What is an Escrow?

Escrow: definition, amount, and payment

[ESCROW] In the jargon of real estate transactions, the term escrow often comes up. Here’s everything you need to know about escrow.

What is an escrow?

The escrow means, within the framework of the signature of a sales agreement, the sum paid by the future purchaser of a property for the real estate transaction. Delivered to the notary or the real estate agent, the sequestration confirms the will of the purchaser to buy the property. It acts as a “formal reservation” of the property. However, it is essential to notify its presence in the contract.

What is an Escrow?

Is escrow mandatory?

The payment of the sequestration is not obligatory, except in certain real estate transactions. According to the Construction and Housing Code, it is required for the following two scenarios:

  • A so-called “long-term” promise to sell: if it exceeds 18 months, the future buyer must then pay a minimum deposit of 5% of the total amount of the transaction;
  • The sale in the state of future completion or VEFA: a payment of 5% is also required on the basis of the estimated value of the property if the provision does not exceed one year. If the completion time is estimated at two years, 2% should be paid on the basis of this same value.

How does the escrow work?

Optional, the sequestration consists of paying a sum, a deposit, as a security deposit. This sum is then blocked until the moment of the signature of the final sale of the property. Except in the case of restitution of the sequestration to the purchaser (see below), the sequestration is then deducted from the total amount of the sale.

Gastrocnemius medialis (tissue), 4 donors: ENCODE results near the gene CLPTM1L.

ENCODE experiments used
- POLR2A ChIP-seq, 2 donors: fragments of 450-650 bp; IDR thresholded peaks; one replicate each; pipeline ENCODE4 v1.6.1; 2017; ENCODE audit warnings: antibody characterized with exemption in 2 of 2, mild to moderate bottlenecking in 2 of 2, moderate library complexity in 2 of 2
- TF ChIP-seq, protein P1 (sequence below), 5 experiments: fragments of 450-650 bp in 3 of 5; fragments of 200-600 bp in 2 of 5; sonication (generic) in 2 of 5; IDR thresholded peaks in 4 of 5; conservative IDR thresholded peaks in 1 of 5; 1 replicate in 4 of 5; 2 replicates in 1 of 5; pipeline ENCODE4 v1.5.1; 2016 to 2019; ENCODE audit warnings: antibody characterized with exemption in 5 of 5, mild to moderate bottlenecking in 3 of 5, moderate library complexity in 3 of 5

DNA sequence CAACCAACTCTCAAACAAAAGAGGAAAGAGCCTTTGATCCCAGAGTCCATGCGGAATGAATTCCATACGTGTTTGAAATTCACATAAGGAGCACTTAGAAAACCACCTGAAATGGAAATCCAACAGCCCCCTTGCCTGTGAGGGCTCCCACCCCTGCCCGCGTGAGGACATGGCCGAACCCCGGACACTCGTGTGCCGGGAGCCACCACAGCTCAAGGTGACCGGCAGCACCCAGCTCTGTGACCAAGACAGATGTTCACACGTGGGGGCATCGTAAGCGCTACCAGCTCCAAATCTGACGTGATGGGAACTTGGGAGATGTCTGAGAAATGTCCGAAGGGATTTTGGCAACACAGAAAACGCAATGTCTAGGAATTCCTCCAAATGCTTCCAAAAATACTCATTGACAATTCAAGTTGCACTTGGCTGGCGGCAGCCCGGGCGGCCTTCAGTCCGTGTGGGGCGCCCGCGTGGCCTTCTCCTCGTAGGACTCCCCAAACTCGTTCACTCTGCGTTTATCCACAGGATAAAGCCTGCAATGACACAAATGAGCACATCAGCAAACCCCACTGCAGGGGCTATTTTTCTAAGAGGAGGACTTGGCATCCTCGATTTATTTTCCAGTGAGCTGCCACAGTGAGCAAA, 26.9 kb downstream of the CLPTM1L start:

When do you have to pay the escrow?

The escrow is most often paid at the time of signing the sales agreement. Sometimes, however, the two parties agree that the payment of the sequestration takes place at a later date, fixed by the two parties. However, this situation remains rather exceptional.

What is the amount of the escrow?

The amount of the sequestration is freely fixed and decided by the two parties. The non-compulsory nature of the sequestration effectively limits any regulation in this area. In practice, however, it is customary for the amount of the sequestration to vary between 5 and 10% of the total sale price of the property.

The money paid is then blocked in an escrow account. Depending on the interlocutors who supervise the sale, it can be managed by a real estate agent, a notary, or by the owner himself. The real estate agent has an account dedicated to this type of payment, while the notary places the money in an account with the Caisse des Dépôts et Consignations. It is therefore recommended to go through a professional.

What is an Escrow?

How to recover an escrow?

A purchaser who pays an escrow has the possibility of recovering the amount paid:

  • If he withdraws within the legal period;
  • If he asserts a suspensive clause(refusal of his mortgage by the bank for example).

In both cases, the purchaser then recovers the entire sequestration. Apart from these two situations, the buyer loses the receivership, which is returned to the seller as compensation.

Who should pay the fees associated with the escrow?

Unless otherwise stated, the costs of escrow are the responsibility of the purchaser. It is important to specify this information when signing the sales agreement. When borne by the purchaser, escrow fees are most often included in all the notary fees he must pay for the real estate transaction.

How to avoid paying the escrow?

Although very common, escrow is not mandatory. To avoid paying the escrow, it is, therefore, possible to negotiate with the seller and agree to draft a sales agreement without escrow. The process is more or less delicate, depending on the trust granted by the seller to the buyer.

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